Online marketer Andy Beal makes note of a Brodeur and MarketWire survey (pdf) which found that 75 percent of journalists use blogs to generate story ideas. This sounds like an awesome statistic – but I’m not so sure I believe it.
Jerry Johnson, head of strategic planning at Brodeur, clarifies a little in a press release:
“While only a small percentage of journalists feel that blogs are helpful in generating sources or exclusives, they do see blogs as particularly useful in helping them better understand the context of a story, a new story angle, or a new story idea. It appears that reporters are using blogs more for ethnographic research than they are for investigative research,” Johnson commented.
That seems to make a little more sense. Journalists are using blogs for background research … wait, really? Are surveyors sure about that? I would really be interested to know the age groups of people who were surveyed, because it hasn’t been my experience that many older reporters read blogs all too often. In fact, how many journalists have the time to read blogs?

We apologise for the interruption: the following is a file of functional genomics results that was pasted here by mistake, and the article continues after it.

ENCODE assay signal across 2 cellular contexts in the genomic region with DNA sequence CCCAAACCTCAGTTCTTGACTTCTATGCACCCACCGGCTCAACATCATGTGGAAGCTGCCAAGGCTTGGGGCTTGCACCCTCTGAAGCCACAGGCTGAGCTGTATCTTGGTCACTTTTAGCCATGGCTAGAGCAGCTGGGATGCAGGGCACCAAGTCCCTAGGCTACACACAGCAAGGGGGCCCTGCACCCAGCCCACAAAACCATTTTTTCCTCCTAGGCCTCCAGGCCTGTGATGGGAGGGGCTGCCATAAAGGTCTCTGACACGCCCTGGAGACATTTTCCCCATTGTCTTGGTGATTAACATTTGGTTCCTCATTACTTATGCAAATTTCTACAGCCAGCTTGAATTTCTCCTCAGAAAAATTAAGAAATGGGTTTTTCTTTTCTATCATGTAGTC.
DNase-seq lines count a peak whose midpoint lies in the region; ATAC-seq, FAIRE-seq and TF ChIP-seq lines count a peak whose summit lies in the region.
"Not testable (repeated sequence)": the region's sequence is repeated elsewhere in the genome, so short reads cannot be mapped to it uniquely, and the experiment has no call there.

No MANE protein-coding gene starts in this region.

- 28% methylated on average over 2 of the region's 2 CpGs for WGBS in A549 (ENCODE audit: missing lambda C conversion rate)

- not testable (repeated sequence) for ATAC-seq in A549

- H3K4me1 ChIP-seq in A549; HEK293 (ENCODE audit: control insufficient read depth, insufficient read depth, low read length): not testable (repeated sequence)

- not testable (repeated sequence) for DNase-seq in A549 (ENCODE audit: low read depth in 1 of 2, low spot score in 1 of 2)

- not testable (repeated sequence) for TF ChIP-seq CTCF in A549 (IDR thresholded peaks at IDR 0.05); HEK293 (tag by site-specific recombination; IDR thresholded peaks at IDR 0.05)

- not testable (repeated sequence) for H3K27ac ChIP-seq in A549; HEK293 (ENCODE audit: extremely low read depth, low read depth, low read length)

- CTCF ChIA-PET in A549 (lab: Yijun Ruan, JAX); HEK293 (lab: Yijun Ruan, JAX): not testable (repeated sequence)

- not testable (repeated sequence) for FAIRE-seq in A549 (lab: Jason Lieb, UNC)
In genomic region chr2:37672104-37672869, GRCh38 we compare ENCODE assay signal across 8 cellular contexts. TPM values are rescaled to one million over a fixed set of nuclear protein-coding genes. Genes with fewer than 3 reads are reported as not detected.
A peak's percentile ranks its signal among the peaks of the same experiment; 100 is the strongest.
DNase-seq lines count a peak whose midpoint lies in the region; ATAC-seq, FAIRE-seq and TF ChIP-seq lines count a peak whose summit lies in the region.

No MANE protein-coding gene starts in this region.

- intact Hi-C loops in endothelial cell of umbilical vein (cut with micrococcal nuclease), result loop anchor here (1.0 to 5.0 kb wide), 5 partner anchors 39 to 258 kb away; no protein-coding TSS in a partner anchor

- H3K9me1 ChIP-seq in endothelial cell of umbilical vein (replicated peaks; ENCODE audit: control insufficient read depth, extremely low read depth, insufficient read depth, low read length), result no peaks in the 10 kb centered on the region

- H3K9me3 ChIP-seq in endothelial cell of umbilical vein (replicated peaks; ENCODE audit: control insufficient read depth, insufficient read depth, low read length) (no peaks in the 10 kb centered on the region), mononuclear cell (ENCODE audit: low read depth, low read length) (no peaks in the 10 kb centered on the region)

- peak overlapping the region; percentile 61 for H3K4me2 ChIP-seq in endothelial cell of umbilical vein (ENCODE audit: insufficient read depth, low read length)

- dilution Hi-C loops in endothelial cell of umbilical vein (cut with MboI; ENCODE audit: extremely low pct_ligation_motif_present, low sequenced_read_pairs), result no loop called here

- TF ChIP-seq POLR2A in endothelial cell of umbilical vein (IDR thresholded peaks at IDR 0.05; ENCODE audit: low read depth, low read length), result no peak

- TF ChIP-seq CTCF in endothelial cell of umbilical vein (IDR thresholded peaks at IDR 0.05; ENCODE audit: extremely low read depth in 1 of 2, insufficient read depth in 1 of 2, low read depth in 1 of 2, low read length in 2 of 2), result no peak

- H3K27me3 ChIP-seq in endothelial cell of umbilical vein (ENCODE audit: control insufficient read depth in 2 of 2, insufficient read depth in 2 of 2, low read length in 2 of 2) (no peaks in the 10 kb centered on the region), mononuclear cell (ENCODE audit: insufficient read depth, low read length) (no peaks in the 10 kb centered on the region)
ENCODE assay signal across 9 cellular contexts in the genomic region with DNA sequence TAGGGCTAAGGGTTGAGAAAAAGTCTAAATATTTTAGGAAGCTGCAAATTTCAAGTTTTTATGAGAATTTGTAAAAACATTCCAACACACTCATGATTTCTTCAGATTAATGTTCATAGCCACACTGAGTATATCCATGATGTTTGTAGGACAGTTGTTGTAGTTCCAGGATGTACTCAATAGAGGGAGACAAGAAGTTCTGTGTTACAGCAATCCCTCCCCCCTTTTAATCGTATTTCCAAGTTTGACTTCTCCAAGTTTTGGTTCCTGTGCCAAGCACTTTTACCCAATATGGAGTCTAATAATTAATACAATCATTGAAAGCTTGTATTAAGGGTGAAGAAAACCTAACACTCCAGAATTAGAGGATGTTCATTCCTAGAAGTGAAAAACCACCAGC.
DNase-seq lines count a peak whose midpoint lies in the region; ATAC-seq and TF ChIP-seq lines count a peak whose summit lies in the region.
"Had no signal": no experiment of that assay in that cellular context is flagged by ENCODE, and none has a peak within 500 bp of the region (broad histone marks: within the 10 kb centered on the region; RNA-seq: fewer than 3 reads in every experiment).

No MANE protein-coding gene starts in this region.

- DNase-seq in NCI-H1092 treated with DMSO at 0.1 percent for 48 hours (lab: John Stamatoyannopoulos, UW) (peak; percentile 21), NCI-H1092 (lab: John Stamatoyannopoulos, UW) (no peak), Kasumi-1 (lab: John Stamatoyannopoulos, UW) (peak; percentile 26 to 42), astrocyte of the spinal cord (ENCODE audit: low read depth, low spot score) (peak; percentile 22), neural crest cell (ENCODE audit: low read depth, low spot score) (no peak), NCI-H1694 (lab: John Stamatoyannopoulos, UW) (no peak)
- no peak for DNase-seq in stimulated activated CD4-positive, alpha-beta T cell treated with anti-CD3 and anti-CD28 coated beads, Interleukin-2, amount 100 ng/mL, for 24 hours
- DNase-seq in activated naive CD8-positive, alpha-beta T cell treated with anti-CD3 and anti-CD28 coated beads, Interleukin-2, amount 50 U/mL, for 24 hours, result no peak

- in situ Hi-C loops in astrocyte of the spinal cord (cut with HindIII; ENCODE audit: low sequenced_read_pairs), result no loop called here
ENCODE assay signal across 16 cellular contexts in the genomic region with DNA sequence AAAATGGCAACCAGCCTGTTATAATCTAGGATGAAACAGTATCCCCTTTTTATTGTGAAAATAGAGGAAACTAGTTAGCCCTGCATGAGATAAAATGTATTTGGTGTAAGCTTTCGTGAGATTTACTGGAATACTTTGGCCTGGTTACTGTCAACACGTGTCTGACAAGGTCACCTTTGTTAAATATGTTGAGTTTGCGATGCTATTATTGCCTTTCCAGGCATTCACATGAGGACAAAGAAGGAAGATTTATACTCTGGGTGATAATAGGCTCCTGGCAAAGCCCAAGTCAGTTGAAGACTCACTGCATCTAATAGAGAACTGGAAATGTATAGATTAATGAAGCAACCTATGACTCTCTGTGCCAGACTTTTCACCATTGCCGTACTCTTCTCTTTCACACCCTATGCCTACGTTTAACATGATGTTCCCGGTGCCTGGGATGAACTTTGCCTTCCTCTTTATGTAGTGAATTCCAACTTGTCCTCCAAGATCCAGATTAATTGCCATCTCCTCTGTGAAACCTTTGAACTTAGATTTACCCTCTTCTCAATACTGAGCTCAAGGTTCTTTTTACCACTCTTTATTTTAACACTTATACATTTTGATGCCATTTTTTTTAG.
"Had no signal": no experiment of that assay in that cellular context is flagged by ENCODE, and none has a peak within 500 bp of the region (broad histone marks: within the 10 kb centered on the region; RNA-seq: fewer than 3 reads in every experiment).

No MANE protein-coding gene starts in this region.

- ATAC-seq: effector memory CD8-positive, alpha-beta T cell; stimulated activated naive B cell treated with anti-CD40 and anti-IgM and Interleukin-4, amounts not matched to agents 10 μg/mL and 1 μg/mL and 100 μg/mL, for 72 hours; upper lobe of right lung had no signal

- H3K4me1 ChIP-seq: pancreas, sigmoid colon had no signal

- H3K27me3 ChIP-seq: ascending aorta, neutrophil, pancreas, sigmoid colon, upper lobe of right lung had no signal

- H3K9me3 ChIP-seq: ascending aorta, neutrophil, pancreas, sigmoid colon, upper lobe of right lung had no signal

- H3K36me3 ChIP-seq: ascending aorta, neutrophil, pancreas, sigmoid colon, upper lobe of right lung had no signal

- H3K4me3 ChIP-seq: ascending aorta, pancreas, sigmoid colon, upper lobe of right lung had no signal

According to the survey, one in five reporters actually read blogs at least one hour per day! And nearly three in five read blogs two to three times a week!!!one!1!! (Photo by KK+)
Despite journalists’ apparent readiness to read blogs, nearly half (48 percent) remain lurkers (meaning they don’t comment or participate) and only one in four writes their own blog. Even less, one in five, updates a social networking profile.
The survey revealed some interesting findings (pdf), but I’m not so sure these are correct. What do you think? Are reporters in your news orgs jumping on the blogging bandwagon? Have they started to trust blogs as story generators?